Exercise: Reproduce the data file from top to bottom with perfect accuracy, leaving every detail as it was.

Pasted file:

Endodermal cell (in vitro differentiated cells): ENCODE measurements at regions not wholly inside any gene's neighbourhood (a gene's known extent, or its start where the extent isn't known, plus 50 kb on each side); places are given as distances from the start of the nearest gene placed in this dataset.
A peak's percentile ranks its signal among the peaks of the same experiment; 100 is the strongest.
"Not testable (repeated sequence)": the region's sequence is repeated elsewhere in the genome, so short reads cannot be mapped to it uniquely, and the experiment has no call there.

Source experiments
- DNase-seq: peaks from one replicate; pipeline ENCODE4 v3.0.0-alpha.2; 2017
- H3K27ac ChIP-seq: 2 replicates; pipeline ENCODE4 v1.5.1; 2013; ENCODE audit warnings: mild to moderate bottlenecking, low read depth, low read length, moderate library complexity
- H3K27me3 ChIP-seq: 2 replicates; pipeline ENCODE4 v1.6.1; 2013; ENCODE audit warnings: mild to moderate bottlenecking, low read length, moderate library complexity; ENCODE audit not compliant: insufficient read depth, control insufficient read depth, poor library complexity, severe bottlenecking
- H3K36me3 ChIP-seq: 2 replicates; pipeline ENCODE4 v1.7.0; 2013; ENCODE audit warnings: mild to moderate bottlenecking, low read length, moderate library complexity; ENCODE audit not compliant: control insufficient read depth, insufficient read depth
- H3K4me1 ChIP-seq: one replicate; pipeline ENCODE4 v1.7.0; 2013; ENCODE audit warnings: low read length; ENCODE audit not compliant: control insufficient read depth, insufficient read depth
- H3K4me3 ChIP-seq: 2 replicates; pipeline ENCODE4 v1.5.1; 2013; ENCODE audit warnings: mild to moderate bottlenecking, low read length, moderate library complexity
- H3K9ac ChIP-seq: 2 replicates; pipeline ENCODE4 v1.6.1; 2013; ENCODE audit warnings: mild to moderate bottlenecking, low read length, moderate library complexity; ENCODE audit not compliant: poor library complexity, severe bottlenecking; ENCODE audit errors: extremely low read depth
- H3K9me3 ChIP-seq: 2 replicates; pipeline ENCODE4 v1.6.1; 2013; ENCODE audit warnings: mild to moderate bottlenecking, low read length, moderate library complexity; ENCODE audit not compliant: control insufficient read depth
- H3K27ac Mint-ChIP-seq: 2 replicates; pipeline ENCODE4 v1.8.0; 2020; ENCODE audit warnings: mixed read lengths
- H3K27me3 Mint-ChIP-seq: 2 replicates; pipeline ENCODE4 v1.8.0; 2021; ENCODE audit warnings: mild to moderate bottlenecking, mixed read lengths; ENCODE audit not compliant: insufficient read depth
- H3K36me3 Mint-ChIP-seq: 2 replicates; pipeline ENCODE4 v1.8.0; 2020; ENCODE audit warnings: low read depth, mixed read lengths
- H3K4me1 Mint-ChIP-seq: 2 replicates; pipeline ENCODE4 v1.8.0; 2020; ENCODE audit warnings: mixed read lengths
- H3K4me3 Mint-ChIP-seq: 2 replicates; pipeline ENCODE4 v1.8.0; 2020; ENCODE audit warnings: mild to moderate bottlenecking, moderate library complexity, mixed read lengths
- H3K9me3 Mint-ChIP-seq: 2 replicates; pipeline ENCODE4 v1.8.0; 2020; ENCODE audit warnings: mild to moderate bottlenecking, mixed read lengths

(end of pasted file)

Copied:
Endodermal cell (in vitro differentiated cells): ENCODE measurements at regions not wholly inside any gene's neighbourhood (a gene's known extent, or its start where the extent isn't known, plus 50 kb on each side); places are given as distances from the start of the nearest gene placed in this dataset.
A peak's percentile ranks its signal among the peaks of the same experiment; 100 is the strongest.
"Not testable (repeated sequence)": the region's sequence is repeated elsewhere in the genome, so short reads cannot be mapped to it uniquely, and the experiment has no call there.

Source experiments
- DNase-seq: peaks from one replicate; pipeline ENCODE4 v3.0.0-alpha.2; 2017
- H3K27ac ChIP-seq: 2 replicates; pipeline ENCODE4 v1.5.1; 2013; ENCODE audit warnings: mild to moderate bottlenecking, low read depth, low read length, moderate library complexity
- H3K27me3 ChIP-seq: 2 replicates; pipeline ENCODE4 v1.6.1; 2013; ENCODE audit warnings: mild to moderate bottlenecking, low read length, moderate library complexity; ENCODE audit not compliant: insufficient read depth, control insufficient read depth, poor library complexity, severe bottlenecking
- H3K36me3 ChIP-seq: 2 replicates; pipeline ENCODE4 v1.7.0; 2013; ENCODE audit warnings: mild to moderate bottlenecking, low read length, moderate library complexity; ENCODE audit not compliant: control insufficient read depth, insufficient read depth
- H3K4me1 ChIP-seq: one replicate; pipeline ENCODE4 v1.7.0; 2013; ENCODE audit warnings: low read length; ENCODE audit not compliant: control insufficient read depth, insufficient read depth
- H3K4me3 ChIP-seq: 2 replicates; pipeline ENCODE4 v1.5.1; 2013; ENCODE audit warnings: mild to moderate bottlenecking, low read length, moderate library complexity
- H3K9ac ChIP-seq: 2 replicates; pipeline ENCODE4 v1.6.1; 2013; ENCODE audit warnings: mild to moderate bottlenecking, low read length, moderate library complexity; ENCODE audit not compliant: poor library complexity, severe bottlenecking; ENCODE audit errors: extremely low read depth
- H3K9me3 ChIP-seq: 2 replicates; pipeline ENCODE4 v1.6.1; 2013; ENCODE audit warnings: mild to moderate bottlenecking, low read length, moderate library complexity; ENCODE audit not compliant: control insufficient read depth
- H3K27ac Mint-ChIP-seq: 2 replicates; pipeline ENCODE4 v1.8.0; 2020; ENCODE audit warnings: mixed read lengths
- H3K27me3 Mint-ChIP-seq: 2 replicates; pipeline ENCODE4 v1.8.0; 2021; ENCODE audit warnings: mild to moderate bottlenecking, mixed read lengths; ENCODE audit not compliant: insufficient read depth
- H3K36me3 Mint-ChIP-seq: 2 replicates; pipeline ENCODE4 v1.8.0; 2020; ENCODE audit warnings: low read depth, mixed read lengths
- H3K4me1 Mint-ChIP-seq: 2 replicates; pipeline ENCODE4 v1.8.0; 2020; ENCODE audit warnings: mixed read lengths
- H3K4me3 Mint-ChIP-seq: 2 replicates; pipeline ENCODE4 v1.8.0; 2020; ENCODE audit warnings: mild to moderate bottlenecking, moderate library complexity, mixed read lengths
- H3K9me3 Mint-ChIP-seq: 2 replicates; pipeline ENCODE4 v1.8.0; 2020; ENCODE audit warnings: mild to moderate bottlenecking, mixed read lengths